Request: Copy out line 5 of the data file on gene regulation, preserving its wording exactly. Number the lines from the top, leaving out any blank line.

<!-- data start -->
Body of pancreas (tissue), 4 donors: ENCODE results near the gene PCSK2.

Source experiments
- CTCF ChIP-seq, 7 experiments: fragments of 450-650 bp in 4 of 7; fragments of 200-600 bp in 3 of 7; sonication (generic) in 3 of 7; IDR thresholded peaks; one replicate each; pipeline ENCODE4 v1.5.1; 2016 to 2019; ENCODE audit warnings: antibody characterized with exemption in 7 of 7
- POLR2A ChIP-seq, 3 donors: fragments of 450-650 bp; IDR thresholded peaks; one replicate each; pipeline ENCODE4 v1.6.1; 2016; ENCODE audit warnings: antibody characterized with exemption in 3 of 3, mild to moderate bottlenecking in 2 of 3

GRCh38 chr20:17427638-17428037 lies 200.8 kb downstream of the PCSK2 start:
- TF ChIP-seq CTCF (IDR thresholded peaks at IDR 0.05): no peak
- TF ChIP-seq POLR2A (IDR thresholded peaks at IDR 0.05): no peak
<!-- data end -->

GRCh38 chr20:17427638-17428037 lies 200.8 kb downstream of the PCSK2 start: